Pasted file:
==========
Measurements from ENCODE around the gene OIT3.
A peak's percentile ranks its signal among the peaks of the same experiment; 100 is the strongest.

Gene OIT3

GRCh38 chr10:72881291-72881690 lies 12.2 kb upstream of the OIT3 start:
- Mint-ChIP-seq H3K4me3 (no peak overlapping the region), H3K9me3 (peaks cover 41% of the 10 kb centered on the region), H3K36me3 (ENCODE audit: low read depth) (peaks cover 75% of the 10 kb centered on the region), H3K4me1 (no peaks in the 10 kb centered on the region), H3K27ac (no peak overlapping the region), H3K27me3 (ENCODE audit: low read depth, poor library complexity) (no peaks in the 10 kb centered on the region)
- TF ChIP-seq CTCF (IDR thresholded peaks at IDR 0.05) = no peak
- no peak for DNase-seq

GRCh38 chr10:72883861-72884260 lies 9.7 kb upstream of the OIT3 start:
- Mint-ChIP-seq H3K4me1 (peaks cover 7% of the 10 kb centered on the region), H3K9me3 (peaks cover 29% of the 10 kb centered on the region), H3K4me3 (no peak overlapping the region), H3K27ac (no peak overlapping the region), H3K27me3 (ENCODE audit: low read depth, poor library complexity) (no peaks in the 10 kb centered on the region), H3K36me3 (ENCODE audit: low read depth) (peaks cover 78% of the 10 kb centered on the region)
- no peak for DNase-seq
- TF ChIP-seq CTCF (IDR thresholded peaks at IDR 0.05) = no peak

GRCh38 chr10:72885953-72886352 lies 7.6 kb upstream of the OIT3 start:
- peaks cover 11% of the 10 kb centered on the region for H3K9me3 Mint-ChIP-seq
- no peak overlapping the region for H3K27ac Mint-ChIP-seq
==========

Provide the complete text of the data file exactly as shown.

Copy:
Measurements from ENCODE around the gene OIT3.
A peak's percentile ranks its signal among the peaks of the same experiment; 100 is the strongest.

Gene OIT3

GRCh38 chr10:72881291-72881690 lies 12.2 kb upstream of the OIT3 start:
- Mint-ChIP-seq H3K4me3 (no peak overlapping the region), H3K9me3 (peaks cover 41% of the 10 kb centered on the region), H3K36me3 (ENCODE audit: low read depth) (peaks cover 75% of the 10 kb centered on the region), H3K4me1 (no peaks in the 10 kb centered on the region), H3K27ac (no peak overlapping the region), H3K27me3 (ENCODE audit: low read depth, poor library complexity) (no peaks in the 10 kb centered on the region)
- TF ChIP-seq CTCF (IDR thresholded peaks at IDR 0.05) = no peak
- no peak for DNase-seq

GRCh38 chr10:72883861-72884260 lies 9.7 kb upstream of the OIT3 start:
- Mint-ChIP-seq H3K4me1 (peaks cover 7% of the 10 kb centered on the region), H3K9me3 (peaks cover 29% of the 10 kb centered on the region), H3K4me3 (no peak overlapping the region), H3K27ac (no peak overlapping the region), H3K27me3 (ENCODE audit: low read depth, poor library complexity) (no peaks in the 10 kb centered on the region), H3K36me3 (ENCODE audit: low read depth) (peaks cover 78% of the 10 kb centered on the region)
- no peak for DNase-seq
- TF ChIP-seq CTCF (IDR thresholded peaks at IDR 0.05) = no peak

GRCh38 chr10:72885953-72886352 lies 7.6 kb upstream of the OIT3 start:
- peaks cover 11% of the 10 kb centered on the region for H3K9me3 Mint-ChIP-seq
- no peak overlapping the region for H3K27ac Mint-ChIP-seq